This tendency of end-times believers to always be looking to the past, always getting excited by the recreation of ancient nations and the rebuilding of old temples, illuminates the basis of their theology. The book of Revelation and other apocalyptic literature was written for people alive at that time, and was founded on the belief that the end would arrive within the lifetime of the author and the first generation of readers. But in every case, the apocalypse failed to come, and the world changed and moved on. To see these events once again looming in the present day literally requires believing that the past will come again – that the world will reconstitute itself as it once was, so that the signs and portents of former days will be present once again. When believers claim to see the apocalypse in the near future, they are in reality gazing into the past, spellbound by the imaginings of a long-gone era. Whether Israel exists another hundred years or a thousand, the rapture will never happen, the end of days will never come. The deadlines have long since lapsed, and they should face up to reality and accept that fact.

About Adam Lee

Adam Lee is an atheist writer and speaker living in New York City. His new novel, Broken Ring, is available in paperback and e-book. Read his full bio, or follow him on Twitter.

  • http://eatingfish.wordpress.com Greymalkin

    Ronald Weinland is running a Christian apocolyptic cult and thinks the end of time is very near.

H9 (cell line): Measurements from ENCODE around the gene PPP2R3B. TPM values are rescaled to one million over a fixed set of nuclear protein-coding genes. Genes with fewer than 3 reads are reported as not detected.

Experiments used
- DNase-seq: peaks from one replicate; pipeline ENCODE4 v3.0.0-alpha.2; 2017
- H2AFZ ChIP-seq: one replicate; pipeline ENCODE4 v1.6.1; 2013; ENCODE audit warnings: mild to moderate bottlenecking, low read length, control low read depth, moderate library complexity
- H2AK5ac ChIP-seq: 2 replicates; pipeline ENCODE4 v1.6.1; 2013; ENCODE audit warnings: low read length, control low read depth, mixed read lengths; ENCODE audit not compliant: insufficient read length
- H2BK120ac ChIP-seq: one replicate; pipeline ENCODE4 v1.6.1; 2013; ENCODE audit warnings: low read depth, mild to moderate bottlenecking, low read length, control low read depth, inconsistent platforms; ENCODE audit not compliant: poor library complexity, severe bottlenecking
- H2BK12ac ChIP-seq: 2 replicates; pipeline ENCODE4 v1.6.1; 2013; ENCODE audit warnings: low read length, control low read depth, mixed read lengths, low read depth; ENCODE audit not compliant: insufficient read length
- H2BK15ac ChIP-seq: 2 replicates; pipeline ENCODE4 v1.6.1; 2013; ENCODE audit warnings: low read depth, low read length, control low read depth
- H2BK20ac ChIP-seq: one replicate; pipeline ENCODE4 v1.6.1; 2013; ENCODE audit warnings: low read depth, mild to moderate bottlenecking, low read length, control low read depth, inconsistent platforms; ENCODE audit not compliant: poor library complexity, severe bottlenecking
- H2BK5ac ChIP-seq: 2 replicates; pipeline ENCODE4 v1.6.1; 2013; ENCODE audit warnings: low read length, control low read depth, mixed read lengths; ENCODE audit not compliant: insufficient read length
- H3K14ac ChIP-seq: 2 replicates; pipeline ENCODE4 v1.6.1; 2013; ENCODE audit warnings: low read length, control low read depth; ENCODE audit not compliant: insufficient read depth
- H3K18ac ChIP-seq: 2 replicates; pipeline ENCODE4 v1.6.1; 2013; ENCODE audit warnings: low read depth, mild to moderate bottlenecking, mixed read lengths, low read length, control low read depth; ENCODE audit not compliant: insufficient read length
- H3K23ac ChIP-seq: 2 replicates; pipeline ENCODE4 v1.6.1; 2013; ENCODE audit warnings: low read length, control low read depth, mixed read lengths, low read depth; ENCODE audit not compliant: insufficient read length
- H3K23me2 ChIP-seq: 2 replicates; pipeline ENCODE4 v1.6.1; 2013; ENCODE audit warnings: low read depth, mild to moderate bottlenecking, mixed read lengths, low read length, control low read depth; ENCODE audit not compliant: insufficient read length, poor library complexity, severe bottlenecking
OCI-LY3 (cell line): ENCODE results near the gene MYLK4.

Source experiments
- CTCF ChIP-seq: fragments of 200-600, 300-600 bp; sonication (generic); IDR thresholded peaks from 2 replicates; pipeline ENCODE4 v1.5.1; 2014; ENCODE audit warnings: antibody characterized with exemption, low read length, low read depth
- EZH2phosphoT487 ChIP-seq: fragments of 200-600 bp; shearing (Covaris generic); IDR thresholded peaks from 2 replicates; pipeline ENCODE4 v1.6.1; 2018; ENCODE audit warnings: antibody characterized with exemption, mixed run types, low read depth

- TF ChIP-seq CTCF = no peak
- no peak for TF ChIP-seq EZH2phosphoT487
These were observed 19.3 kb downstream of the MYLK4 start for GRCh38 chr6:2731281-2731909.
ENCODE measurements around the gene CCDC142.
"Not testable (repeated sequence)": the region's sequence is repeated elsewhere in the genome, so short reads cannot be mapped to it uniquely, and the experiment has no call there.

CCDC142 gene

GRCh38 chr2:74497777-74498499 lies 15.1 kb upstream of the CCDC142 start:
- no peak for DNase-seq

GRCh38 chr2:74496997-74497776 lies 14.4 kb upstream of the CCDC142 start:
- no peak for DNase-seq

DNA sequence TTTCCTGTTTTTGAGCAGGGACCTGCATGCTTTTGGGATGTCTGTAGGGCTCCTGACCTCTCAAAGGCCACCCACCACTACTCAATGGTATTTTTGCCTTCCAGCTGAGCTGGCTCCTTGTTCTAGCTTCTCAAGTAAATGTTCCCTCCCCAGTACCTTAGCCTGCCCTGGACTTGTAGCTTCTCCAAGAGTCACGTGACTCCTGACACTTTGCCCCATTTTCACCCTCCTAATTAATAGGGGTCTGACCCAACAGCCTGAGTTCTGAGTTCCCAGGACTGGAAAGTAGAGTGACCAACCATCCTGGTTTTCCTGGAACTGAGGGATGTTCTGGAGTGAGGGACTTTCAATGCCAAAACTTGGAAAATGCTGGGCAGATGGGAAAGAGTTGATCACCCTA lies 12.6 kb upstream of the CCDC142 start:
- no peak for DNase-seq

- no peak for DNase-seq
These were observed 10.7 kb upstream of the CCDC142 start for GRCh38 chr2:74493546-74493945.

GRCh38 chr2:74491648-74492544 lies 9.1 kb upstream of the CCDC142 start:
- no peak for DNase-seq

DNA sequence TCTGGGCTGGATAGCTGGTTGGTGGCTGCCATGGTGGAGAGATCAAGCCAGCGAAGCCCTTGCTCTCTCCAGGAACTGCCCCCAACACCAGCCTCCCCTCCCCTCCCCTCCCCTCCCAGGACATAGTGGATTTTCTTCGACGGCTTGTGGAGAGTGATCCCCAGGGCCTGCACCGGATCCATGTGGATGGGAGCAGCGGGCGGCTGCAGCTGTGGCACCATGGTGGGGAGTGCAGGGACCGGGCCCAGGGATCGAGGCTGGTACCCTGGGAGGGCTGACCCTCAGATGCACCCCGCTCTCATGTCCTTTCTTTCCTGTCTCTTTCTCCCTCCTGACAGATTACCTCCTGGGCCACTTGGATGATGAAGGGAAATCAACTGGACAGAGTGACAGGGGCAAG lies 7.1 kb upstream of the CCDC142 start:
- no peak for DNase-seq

For more information about this nutjob, visit his website: http://ronaldweinland.com/

    I’m looking into writing a blog about his particular kind of insanity on my website, but I’m still wrestling through his dribblings for the post.

  • mikespeir

    …and the world remained steadfastly unended.

    LOL!

    I’m pretty sure I heard Benny Hinn saying a generation is 100 years. I’m also pretty sure I won’t be around in 2048 to snicker. Conveniently, neither will he.

  • Beavis

    I find it interesting that the author acknowledges that Muslims will never give up their faith and submit to a one-world religion, but exhorts Christians to give up theirs, not for one-world religion, but just because he doesn’t think it’s legitimate. What else would you carve on tablets of stone for us to obey?

  • Pi Guy

    Was it you, Ebon, who wrote a post about how one of the gospels tells the story of the dead walking the Earth as Jesus was resurrected and how, for some reason, no reputable historical account of the event is in evidence? I’ve been trying to find that story for my mother and mother-in-law to demonstrate that, according to the Bible, the Apocalypse has already occurred but have not been able to find it in the Bible nor in any of yours or of my other favorite atheist bloggers archives. For some reason, I seem to recall that it’s from Luke but have simply been unable to track it down.

    If it was you, could you please provide again for me the chapter and verse of that passage?. Thanks.

  • Stephen

    Pi Guy: I guess you are thinking of Matthew 27.51-53:

    And, behold, the veil of the temple was rent in twain from the top to the bottom; and the earth did quake, and the rocks rent;
    And the graves were opened; and many bodies of the saints which slept arose,
    And came out of the graves after his resurrection, and went into the holy city, and appeared unto many.

  • Stephen

    By the way, there is a fine collection of end-of-the-world predictions on the site
    A Brief History of the Apocalypse.

  • http://www.yunshui.wordpress.com yunshui

    There’s a brief but interesting article here from the BBC, musing on how the LHC has prompted further doomsday panic amongst the less scientifically minded…

  • Polly

    going back to the Bible to discover “proof” that the real length of a biblical generation is 80 years.

    I’m guessing it’s the reference to a lifespan, “if one is strong” in, I think, Ecclesiastes.